Blues Brothers 2000 (1998)

Though I'm still forming my final thoughts on this one, the sneak 
preview was sure fun, with Ushers in Black, a handful of homemade 
costumes (mine included), and a packed house a-rockin' to the rhy-
thms of an awfully good soundtrack.  (A pair of beer-soaked buds on 
our row also added to the atmosphere, offering hearty howls each 
time the Bluesmobile went airborne.)  Alas, the movie itself was a 
fair disappointment.  BLUES BROTHERS 2000 can't hold a cigarette 
lighter to the original, but that's not much of a surprise, I 
guess, given the spotty track records of both John Landis and Dan 
Aykroyd.  (I wonder, how many bombs have they lobbed since their  
collaboration on the first film?)  Technical problems abound, from 
pacing to timing to editing so sloppy that entire sequences don't 
make complete sense.  (Note to Landis, Aykroyd, et al:  please re-
cut for the video release.)  Then there's the matter of tone, 
which, in a move tantamount to blasphemy, has been considerably 
lightened.  (Getting used to less deadpan is almost as difficult as 
adjusting to Elwood having so many lines.  He can still parallel 
park like nobody's business, I'll tell you what.)

The paper-thin plot rehashes (or, if you prefer, pays homage to) 
all the high points of the first film:  a Blues Brother released 
from prison, a painful encounter with switch-wielding Sister Mary,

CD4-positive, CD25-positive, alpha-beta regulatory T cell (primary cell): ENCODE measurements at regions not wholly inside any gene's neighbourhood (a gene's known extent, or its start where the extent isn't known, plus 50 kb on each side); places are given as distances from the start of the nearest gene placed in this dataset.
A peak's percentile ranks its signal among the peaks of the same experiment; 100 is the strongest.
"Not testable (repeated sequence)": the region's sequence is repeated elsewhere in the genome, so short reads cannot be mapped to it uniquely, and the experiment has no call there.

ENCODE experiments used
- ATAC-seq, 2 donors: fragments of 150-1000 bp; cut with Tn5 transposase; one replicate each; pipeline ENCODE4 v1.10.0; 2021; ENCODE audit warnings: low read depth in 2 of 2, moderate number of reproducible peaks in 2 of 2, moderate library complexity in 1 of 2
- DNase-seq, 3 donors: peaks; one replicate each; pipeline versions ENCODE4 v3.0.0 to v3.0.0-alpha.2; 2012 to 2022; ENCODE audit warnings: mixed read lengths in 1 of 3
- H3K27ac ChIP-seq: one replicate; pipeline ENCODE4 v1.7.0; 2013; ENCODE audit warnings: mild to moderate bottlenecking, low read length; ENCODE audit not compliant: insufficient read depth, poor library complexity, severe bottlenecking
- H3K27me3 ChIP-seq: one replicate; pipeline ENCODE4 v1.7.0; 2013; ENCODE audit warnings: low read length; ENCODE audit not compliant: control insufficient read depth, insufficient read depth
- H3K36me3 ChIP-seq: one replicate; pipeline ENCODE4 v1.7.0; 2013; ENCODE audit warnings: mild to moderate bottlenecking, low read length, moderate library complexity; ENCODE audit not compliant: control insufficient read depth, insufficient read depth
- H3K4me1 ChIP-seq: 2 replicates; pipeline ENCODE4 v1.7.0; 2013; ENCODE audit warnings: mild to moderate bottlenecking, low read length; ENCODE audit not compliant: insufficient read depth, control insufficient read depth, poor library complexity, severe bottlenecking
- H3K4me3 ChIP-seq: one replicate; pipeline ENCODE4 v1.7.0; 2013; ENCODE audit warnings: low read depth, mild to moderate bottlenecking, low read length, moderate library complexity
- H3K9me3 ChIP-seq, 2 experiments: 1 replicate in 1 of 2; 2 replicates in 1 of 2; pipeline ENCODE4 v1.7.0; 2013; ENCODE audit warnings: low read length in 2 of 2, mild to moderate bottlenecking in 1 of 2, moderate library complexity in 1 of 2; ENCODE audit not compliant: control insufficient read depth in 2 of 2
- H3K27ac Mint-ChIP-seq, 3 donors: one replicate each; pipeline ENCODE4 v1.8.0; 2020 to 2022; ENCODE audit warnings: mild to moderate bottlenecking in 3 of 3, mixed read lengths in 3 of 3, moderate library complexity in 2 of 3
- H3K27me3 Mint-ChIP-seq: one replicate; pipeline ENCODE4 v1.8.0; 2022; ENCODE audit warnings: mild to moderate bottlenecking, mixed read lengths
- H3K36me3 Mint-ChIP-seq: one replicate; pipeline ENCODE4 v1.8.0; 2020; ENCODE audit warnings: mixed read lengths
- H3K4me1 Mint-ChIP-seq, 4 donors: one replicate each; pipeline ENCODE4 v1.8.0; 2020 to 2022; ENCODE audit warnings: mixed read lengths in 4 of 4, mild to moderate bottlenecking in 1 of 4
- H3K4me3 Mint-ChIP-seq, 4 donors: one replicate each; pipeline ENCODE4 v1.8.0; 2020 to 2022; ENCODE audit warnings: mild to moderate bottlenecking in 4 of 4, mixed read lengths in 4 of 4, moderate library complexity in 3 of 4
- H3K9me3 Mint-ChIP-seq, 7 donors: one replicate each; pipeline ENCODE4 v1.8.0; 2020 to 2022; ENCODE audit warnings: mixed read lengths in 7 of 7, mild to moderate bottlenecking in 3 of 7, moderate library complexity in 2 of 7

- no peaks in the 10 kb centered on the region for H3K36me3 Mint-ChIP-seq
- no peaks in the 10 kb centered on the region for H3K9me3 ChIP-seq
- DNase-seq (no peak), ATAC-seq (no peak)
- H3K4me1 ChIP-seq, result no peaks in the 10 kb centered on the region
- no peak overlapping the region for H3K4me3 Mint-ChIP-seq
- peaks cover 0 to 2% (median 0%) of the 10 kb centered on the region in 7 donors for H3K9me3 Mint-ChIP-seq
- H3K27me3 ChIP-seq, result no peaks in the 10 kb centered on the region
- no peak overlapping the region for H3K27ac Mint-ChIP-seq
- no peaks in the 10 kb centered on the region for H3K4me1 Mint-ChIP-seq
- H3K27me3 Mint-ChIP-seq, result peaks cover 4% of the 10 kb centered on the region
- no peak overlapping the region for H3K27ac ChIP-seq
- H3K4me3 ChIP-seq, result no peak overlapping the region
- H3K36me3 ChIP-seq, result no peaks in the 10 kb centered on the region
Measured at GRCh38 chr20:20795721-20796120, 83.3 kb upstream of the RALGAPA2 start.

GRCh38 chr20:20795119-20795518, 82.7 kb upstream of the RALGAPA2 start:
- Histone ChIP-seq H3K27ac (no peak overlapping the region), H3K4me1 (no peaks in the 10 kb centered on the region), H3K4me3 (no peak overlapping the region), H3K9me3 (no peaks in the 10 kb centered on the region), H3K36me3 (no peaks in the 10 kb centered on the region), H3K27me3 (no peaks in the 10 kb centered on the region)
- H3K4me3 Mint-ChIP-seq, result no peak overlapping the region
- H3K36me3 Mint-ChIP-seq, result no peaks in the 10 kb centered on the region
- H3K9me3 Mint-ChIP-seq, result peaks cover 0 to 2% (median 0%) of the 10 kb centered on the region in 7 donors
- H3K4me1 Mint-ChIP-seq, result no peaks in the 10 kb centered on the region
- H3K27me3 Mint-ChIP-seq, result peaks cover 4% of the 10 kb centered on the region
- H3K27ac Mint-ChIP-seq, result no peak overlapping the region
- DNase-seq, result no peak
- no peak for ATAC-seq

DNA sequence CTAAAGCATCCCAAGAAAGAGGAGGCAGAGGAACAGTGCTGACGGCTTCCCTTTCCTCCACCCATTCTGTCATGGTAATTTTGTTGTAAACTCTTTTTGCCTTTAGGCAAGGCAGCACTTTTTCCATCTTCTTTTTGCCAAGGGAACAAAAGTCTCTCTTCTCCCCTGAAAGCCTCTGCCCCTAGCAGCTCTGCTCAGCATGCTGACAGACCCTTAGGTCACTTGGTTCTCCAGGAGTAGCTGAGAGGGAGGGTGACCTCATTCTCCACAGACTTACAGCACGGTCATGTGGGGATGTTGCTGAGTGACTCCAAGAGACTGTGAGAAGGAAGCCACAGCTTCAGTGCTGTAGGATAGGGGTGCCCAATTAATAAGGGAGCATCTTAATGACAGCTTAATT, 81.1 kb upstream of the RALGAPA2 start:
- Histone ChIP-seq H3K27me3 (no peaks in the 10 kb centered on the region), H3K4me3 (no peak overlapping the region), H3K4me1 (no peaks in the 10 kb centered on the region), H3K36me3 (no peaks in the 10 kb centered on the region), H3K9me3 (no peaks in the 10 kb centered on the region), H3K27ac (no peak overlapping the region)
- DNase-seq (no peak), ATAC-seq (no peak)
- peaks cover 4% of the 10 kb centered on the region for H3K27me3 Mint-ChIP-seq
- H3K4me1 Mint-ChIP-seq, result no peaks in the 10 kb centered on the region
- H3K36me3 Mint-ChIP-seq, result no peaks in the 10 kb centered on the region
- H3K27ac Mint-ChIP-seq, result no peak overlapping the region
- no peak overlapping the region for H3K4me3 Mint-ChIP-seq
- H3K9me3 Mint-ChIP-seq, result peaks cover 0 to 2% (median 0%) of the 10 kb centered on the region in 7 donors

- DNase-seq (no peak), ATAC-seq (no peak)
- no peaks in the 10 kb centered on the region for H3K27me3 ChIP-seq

an effort to reform the band, subsequent visits to each band-mem-
ber's workplace (wait'll you see what Steve Cropper and "Duck" Dunn 
are up to!), a musical number featuring Aretha Franklin as Matt 
"Guitar" Murphy's wife, more embarrassment for Alan "Mr. Fabulous" 
Rubin, a backwater gig requiring the band to play something other 
than the blues, a religious epiphany induced by the Reverend Cleo-
phus James, a ton of cameos, a bunch of wrecked cars, one or two 
other armed organizations also in pursuit, the "big gig" that re-
quires a subsequent hasty exit, and, of course, over the closing 
credits, everyone getting their turn at singing, playing, or taking 
a bow.  (Don't leave early, either!  Tacked on to the *very* end is 
a full-length musical outtake, featuring...)

As for the increasingly infectious production numbers, the quality 
of the music is all over the map.  Aretha's remake of "R-E-S-P-E-C-
T" is a perfunctory pleasure, while Eddie Floyd, Wilson Pickett, 
and young Jonny Lang dial up a dynamite "634-5789."  (In one of the 
movie's more colorful moments, the latter is performed in a ware-
house-sized phone-sex shop!)  Early efforts by Aykroyd ("Cheaper to 
Keep Her") and John Goodman ("Looking For a Fox") are so-so, but 
when the band breaks into "Riders in the Sky," at a Kentucky county 
fair, all hell literally breaks loose.  (The boys also get off a 
good calypso number, with Erykah Badu accompanying.)  The big (but 
hardly cathartically climatic) finish, with the Blues Brothers 
"battling" the Louisiana Gator Boys, is the real reason for the 
season.  Though the Brothers do a dandy rendition of "Turn on Your 
Love Light," it's the once-in-a-hard-lifetime ensemble jam on "How 
Blue Can You Get" that's the keeper.  B.B. King and Bo Diddley and 
Eric Clapton and Travis Tritt and Dr. John and close to two dozen 
other folks.  Please, please, please, Mr. Landis, tell us that 
there's additional footage of that concert.  (Rated "PG-13"/124 

Grade: C+
Copyright 1998 Michael J. Legeros
Movie Hell is a trademark of Michael J. Legeros

Originally posted to triangle.movies in MOVIE HELL: February 9, 1998

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